Palace hits back, says no 'shoot-to-kill' order vs. drug suspects
MANILA (UPDATE) — The United Nations (UN) High Commissioner for Human Rights on Monday said he is "gravely concerned" about President Rodrigo Duterte's "open support for a shoot-to-kill policy" against drug suspects as part of his anti-drug campaign.
In a speech at the 36th session of the Human Rights Council (HRC) in Geneva, High Commissioner Zeid Ra'ad Al Hussein also cited the slow justice for victims of these killings in the Philippines.
"In the Philippines, I continue to be gravely concerned by the President's open support for a shoot-to-kill policy regarding suspects, as well as by the apparent absence of credible investigations into reports of thousands of extrajudicial killings, and the failure to prosecute any perpetrator," he said.
In response, Malacañang hit the UN rights chief's "sweeping" statement and asserted that the President has not given any shoot-to-kill order under his drug war.
“We are deeply concerned with... High Commissioner Zeid Ra'ad Al Hussein’s sweeping statements during the UNHR Council's 36th session, citing instances bereft of factual basis,” Presidential Spokesperson Ernesto Abella said in a statement.
“[Zeid’s] broad references about the supposed policies of the President run counter to what he continues to pronounce. The President has categorically and repeatedly said that there is no shoot-to-kill order. All drug killings are subject to investigations," he added.
The Duterte administration has many times defended the drug war, saying it does not sanction executions of drug suspects.
In his speech, Zeid cited the death of 17-year-old Kian Loyd Delos Santos in an anti-drug operation in Caloocan City after allegedly shooting at police officers. Witnesses said police accosted the boy, gave him a gun and told him to run for his life.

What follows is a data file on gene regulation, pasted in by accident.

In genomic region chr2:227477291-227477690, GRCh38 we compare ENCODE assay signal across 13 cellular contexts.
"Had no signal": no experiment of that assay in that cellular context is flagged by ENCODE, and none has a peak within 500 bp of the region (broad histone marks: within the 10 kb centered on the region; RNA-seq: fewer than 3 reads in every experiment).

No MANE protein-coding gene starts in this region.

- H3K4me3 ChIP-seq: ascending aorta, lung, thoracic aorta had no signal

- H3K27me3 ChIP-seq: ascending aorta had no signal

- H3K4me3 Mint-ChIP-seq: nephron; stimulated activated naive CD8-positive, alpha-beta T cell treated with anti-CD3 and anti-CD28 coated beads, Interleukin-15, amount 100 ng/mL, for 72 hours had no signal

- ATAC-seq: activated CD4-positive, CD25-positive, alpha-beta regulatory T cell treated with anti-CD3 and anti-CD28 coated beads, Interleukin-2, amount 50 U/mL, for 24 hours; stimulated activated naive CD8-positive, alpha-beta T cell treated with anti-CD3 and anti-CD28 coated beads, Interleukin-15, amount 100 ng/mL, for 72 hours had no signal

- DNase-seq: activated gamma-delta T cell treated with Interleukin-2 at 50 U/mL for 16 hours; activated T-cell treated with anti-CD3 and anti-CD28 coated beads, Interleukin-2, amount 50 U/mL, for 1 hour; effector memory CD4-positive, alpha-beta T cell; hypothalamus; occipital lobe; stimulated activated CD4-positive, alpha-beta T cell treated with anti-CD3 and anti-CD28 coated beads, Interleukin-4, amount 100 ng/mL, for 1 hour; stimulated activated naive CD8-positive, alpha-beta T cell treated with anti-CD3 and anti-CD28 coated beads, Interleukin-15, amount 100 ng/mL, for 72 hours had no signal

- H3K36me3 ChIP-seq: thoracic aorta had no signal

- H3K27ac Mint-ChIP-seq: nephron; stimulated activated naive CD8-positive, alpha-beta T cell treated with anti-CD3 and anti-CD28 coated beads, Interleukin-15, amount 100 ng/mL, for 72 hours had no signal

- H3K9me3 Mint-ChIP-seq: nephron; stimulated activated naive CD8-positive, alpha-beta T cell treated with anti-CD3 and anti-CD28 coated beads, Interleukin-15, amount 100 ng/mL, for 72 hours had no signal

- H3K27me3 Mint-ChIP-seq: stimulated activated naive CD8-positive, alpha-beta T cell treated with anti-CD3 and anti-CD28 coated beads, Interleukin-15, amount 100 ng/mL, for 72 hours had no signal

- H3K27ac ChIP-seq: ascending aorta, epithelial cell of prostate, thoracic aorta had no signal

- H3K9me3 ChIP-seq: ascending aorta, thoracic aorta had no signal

Duterte promised justice for the boy's death and said officers behind his killing would be sent to jail if guilty for committing a "rubout."
He also warned police against committing abuses and reminded them to follow the rules of engagement.
In his statement, the UN rights chief condemned the President's defense of police who do not follow due process.
"This lack of respect for the due process rights of all Filipinos is appalling," he said.
The human rights chief also expressed concern over Duterte's threat to bomb Lumad schools for allegedly spreading subversive ideas. The military has said it would not literally take the President's statement.
"I am also shocked by President Duterte's threat to bomb schools for indigenous children in the southern Philippines, which he said were teaching children to rebel against the government," he said.
Zeid urged the Duterte administration to protect human rights defenders, particularly those who allegedly "are part of the drug trade or who obstruct justice" like detained Sen. Leila de Lima.
De Lima, among the administration's most vocal critics, has been detained since February on drug charges. She has decried the allegations as political persecution.
"Many human rights defenders who are the honor of their country face a growing number of death threats, and I call on the Government to ensure they are accorded full protection and the right to freedom of expression and peaceful assembly without reprisals," he said.
Duterte earlier hit back at the UN for its criticism of his war on drugs, at one point even threatening to pull the country out of the world body. He later clarified it was just a joke.
Drug-related deaths in the Philippines were among the issues Zeid tackled in his speech. He also addressed human rights concerns in war-torn Syria, the plight of Rohingya refugees in Myanmar, and repression in North Korea, among others.
According to government data (PDEA/PNP/NBI), a total of 3,811 drug personalities were killed in anti-drug operations from July 1, 2016 to August 29, 2017.
This translates to an average of 9 drug personalities killed daily in anti-drug operations since the Duterte administration took over.